Best Canadian Stories 85


195 pages
ISBN 0-88750-589-9





Edited by David Helwig and Sandra Martin

Madeleine J. Bailey was the College Librarian in the Learning Resources Centre at Mount Royal College in Calgary.


This, the fifteenth in the Oberon series of short story anthologies, contains material from eleven writers. The collection ranges from the little-known (Edna Alford, Marion Johnson, and Carol Windley) through the better-known (Joyce Marshall, Sheldon Currie, Douglas Glover, and Robert Sherrin) to the prolific (W.P. Kinsella, Norman Levine, Jane Rule, and Marian Engel). Douglas Glover’s evocative “Dog Attempts to Drown Man in Saskatoon” won the Canadian Fiction Magazine Contributor’s Prize. Especially poignant is “Under the Hill” by Marian Engel, whose death was announced as the book was going to press. Her story is calmly indicative of the mental processes she was going through as her death approached.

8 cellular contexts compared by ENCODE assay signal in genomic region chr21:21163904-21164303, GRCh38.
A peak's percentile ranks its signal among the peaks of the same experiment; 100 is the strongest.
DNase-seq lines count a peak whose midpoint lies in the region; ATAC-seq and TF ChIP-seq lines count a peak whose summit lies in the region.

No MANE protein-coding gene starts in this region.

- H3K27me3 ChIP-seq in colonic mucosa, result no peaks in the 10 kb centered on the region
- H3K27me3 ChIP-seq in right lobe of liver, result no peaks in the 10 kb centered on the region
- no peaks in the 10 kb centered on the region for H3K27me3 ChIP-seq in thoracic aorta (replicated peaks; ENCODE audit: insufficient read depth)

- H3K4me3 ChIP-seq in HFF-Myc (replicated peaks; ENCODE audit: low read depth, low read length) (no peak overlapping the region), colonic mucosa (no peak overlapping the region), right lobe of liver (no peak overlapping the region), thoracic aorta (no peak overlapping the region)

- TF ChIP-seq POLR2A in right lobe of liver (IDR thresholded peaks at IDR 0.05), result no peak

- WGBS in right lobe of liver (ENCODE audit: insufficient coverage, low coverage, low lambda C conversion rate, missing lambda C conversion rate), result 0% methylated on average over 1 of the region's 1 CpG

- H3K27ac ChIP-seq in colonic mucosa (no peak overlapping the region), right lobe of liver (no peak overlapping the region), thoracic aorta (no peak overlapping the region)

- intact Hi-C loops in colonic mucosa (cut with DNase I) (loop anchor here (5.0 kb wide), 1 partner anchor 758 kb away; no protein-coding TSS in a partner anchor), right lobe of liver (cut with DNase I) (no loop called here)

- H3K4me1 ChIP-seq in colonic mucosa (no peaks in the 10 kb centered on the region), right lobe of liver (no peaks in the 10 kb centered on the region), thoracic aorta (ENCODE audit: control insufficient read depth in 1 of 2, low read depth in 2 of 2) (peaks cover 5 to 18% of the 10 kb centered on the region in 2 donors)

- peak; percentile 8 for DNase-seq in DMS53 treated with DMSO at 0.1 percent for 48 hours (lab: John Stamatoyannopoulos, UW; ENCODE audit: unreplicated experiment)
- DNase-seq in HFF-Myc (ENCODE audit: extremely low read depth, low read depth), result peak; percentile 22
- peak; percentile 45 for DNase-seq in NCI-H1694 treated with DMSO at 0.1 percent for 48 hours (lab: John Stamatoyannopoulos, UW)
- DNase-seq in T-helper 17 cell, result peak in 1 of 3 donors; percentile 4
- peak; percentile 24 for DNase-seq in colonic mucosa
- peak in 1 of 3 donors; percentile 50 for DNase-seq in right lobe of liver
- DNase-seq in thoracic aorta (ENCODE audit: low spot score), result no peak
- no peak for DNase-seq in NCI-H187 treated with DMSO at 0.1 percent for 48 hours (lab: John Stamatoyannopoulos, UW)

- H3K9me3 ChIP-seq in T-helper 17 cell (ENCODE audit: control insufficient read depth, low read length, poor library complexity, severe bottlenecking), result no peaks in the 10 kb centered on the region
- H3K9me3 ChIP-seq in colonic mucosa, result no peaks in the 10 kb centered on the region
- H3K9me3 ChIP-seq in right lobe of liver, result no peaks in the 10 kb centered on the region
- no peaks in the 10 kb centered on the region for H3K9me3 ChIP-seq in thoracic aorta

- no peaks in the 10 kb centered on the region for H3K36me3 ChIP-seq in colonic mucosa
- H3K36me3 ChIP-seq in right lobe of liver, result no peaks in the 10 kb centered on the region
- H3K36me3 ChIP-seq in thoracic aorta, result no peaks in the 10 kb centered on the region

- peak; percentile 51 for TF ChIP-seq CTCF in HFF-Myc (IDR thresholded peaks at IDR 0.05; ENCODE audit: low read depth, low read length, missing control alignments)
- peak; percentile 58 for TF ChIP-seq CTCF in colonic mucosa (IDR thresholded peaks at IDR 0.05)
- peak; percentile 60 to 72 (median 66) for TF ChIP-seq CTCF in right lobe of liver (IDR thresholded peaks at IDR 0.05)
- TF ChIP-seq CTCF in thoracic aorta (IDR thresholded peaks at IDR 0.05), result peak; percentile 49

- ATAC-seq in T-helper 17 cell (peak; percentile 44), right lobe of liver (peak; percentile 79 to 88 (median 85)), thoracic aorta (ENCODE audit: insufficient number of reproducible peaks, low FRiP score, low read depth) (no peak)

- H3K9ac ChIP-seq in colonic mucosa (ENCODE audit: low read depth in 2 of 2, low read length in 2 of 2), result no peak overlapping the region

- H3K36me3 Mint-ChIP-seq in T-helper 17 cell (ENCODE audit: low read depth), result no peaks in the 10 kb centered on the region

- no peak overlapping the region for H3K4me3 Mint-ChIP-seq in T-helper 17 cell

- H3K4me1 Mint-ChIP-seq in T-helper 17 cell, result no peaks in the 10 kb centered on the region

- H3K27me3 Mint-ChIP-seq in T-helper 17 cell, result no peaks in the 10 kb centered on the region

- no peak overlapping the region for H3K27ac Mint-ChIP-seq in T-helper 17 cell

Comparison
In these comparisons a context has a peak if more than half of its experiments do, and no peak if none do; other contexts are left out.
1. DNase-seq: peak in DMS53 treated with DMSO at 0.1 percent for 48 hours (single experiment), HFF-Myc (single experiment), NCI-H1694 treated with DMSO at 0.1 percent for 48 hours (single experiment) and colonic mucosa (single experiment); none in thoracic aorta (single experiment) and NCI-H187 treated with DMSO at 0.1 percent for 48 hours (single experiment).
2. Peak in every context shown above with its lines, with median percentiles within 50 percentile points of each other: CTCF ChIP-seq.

The new writers acquit themselves well in this collection. Edna Alford’s “At Mrs. Warder’s House” and Carol Windley’s “Moths” both develop strong natural images. While the stories span the country in their settings, the overall collection suffers from being a little one-noted. Most are in the first person, taking the form of reminiscences. For this reason Marion Johnson’s “Coming of Age in Canada” stands out, not so much for the quality of the writing as for its fresh and interesting approach.

The stories from the old hands are effortlessly enjoyable, making the anthology a worthy collection of contemporary Canadian short fiction.



“Best Canadian Stories 85,” Canadian Book Review Annual Online, accessed June 14, 2024,